On their debut album, “Painted People,” NYC-based band The Ritualists showcase an intense, theatrical post-punk sound that seamlessly blends a variety of influences. The music can be dark and abrasive while also full of melodic hooks and soaring choruses. There is a strong glam rock undercurrent, but The Ritualists never come across as trying to emulate a particular style. Strong songwriting and creative arrangments make their influences coalesce into a sound all their own.
Since emerging in the early ’80s, Bananarama has had a string of hugely successful pop hits, including “Venus,” “Cruel Summer” and “I Heard a Rumour.” They’ve continued to tour and release music over the years and recently released “In Stereo,” their first album in a decade. “In Stereo” has a modern edge, but the pure, energetic pop songs are unmistakably Banarama. It’s become their most commercially successful albums in years, hitting the top 40 in England and several other countries.
In recent years, electronic music pioneer Howard Jones has been focusing his energy on live shows rather than new albums. His last release, “Engage” (2015) was part of a larger crowd-funded multi-media project. But having taken a break from touring to focus on new material, Jones is back with “Transform,” his first regular album in almost a decade. “Transform” showcases Jones fully embracing his electronic roots but within a modern context.
The Church recently kicked off the second leg of a US tour celebrating the 30th anniversary of their “Starfish” album. We interviewed frontman Steve Kilby before the first leg, and recently had the chance to speak with guitarist Ian Haug, as well. Haug is the newest member of The Church, having joined in 2013. Previously, he was best known for being part of the long-running and highly successful Australian band Powderfinger.
On “Romantic Cancer,” her latest release as Globelamp, psych-folk influenced singer/songwriter Elizabeth Le Fey has adopted a much more stripped-down sound than her previous releases. Le Fey’s powerful voice can effortlessly bounce between being ethereal and aggressive, and minimalism in the instrumentation lets it truly shine.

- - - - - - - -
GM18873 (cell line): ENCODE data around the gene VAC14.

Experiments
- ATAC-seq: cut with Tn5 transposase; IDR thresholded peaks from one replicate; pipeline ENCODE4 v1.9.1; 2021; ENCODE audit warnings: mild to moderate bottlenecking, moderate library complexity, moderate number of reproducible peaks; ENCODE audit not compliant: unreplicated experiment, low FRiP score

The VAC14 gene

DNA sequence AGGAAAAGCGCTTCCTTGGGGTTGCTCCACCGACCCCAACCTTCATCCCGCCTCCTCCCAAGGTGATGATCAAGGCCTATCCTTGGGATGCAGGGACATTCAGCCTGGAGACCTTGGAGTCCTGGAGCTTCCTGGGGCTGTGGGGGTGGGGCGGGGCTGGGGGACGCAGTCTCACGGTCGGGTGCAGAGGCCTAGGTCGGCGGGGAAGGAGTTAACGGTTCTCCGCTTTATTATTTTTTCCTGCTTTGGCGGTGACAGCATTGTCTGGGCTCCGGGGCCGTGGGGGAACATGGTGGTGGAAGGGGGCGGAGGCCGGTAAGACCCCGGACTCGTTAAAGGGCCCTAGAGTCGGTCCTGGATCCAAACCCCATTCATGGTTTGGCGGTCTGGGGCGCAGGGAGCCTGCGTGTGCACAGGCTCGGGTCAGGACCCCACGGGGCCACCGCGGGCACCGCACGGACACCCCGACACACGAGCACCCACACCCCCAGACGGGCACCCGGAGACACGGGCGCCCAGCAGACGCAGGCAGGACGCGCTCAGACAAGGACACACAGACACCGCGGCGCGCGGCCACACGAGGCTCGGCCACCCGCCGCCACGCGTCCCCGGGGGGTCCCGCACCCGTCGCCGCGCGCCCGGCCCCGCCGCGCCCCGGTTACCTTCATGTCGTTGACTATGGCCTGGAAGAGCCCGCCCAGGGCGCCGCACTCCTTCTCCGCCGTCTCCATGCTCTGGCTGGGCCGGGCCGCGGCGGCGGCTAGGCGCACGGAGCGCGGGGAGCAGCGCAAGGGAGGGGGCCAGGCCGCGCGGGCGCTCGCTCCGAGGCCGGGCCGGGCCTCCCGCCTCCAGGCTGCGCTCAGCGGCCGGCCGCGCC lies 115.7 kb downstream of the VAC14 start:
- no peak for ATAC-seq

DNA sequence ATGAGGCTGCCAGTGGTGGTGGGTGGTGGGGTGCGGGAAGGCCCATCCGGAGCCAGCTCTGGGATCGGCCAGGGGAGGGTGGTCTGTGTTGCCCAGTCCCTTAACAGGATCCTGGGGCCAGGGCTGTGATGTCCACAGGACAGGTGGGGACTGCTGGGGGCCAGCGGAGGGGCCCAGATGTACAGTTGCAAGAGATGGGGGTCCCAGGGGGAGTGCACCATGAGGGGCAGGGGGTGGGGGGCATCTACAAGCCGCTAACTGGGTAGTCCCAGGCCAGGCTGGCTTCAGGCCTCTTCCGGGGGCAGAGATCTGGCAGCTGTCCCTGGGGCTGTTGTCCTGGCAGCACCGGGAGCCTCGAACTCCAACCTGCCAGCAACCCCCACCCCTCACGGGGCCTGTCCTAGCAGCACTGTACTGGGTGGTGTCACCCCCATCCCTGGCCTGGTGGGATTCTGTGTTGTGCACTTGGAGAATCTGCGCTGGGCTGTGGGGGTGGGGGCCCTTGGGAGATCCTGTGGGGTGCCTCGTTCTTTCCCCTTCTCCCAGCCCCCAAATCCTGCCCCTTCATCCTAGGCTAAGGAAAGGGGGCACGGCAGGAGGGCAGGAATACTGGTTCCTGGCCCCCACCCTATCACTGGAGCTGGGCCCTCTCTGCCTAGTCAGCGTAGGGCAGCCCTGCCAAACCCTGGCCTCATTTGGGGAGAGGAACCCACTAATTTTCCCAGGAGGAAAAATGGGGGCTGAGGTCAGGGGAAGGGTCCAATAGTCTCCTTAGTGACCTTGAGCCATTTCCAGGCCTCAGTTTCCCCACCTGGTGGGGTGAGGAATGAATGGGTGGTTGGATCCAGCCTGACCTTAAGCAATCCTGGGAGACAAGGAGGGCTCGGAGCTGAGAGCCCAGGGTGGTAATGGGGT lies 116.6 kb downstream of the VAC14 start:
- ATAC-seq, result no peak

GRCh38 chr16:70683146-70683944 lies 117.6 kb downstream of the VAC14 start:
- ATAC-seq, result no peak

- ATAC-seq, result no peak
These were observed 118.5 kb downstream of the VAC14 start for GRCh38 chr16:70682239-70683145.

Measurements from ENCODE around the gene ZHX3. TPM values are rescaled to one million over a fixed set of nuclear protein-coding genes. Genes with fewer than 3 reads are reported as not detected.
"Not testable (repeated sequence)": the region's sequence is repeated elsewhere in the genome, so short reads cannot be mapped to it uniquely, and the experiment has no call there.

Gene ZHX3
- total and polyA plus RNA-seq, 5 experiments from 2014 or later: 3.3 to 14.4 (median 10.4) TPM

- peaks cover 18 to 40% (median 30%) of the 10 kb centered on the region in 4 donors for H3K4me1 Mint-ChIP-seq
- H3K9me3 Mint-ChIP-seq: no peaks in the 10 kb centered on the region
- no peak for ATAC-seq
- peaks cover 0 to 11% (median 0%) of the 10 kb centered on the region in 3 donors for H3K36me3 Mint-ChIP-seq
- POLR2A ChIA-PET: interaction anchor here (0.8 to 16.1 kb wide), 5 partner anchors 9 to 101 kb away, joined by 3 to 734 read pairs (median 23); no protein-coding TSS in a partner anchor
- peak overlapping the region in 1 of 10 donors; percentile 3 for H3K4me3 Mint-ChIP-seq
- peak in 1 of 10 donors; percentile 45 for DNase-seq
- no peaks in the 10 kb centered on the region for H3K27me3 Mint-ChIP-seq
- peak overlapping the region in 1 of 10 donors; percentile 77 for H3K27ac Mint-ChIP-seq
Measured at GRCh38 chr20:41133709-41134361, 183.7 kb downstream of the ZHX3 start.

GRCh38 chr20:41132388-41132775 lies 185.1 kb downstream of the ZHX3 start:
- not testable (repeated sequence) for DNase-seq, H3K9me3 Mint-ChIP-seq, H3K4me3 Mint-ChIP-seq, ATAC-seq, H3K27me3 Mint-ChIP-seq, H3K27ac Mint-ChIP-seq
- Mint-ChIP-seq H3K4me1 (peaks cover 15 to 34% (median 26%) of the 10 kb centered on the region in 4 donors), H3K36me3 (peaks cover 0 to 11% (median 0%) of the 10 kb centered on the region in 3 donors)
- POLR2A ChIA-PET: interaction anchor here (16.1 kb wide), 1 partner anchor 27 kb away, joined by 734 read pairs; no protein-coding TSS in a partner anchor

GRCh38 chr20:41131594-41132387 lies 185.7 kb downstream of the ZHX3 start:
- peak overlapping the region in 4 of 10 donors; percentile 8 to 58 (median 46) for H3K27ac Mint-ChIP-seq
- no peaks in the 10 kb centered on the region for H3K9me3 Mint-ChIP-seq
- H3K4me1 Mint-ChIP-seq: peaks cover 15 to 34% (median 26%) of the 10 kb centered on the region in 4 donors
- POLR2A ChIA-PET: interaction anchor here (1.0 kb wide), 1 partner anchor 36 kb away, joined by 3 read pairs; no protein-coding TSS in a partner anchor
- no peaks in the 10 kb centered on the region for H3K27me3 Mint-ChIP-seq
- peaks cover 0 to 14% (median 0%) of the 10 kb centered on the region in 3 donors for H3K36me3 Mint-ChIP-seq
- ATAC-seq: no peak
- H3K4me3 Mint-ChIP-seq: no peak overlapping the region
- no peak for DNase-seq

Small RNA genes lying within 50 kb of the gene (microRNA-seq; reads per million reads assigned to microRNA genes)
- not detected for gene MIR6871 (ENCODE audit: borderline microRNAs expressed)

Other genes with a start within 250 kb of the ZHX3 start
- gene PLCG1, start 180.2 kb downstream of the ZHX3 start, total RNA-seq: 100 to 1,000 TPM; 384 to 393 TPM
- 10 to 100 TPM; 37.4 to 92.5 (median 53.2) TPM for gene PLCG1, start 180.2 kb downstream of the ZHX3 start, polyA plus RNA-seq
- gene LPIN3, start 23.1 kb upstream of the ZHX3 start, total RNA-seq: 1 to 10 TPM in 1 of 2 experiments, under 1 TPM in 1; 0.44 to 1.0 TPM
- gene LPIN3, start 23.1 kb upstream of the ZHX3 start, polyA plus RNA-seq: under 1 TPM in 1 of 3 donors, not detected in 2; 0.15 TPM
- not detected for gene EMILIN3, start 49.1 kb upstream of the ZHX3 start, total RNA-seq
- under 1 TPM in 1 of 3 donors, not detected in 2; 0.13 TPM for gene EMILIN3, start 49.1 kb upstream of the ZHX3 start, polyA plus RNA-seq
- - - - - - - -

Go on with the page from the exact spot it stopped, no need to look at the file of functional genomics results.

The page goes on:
Cellist Julia Kent was an original member of Rasputina and worked with a variety of other artists before establishing herself as a solo artist with 2007’s “Delay.” Her instrumental compositions combine looped and layered cello with electronic sounds. On her recently released album “Temporal,” Kent presents “a meditation on the transitory and fragile nature of existence.”
On his new album Come, Deathless, musician/producer Surachai continues to blend styles into a unique dark electronic sound. There is a strong emphasis on sound design and electronic tweaking, but the rhythmic nature and tight composition instantly draw in the listener. Come, Deathless is the seventh full-length album from Surachai and features guests Aaron Harris (drums, ISIS/Palms), Joey Karam (keyboards, The Locust/One Day As A Lion) and singer Sara Kendall. In an email interview, Surachai discussed the making of the album.
“Arrive Without Leaving” is a mesmerizing adventure into sonic experimentation that brings together musical visionaries LARAAJI, Dallas Acid, and Arji OceAnanda. The project began when Dallas Acid sought out LARAAJI to share a bill at New York venue National Sawdust. Their label suggested that they spend some time in the studio together, and the resulting six-hour session provided the raw material for “Arrive Without Leaving.”
Glen Matlock is not clinging to his punk days but has maintained the raw energy and knack for using simplicity as power when it comes to songwriting. His recent crowd-funded solo album, “Good to Go” is full of tightly-crafted and catchy rock songs that at times have a rockabilly edge. Matlock recorded it in London and upstate New York, collaborating with Earl Slick (David Bowie) and Slim Jim Phantom (Stray Cats).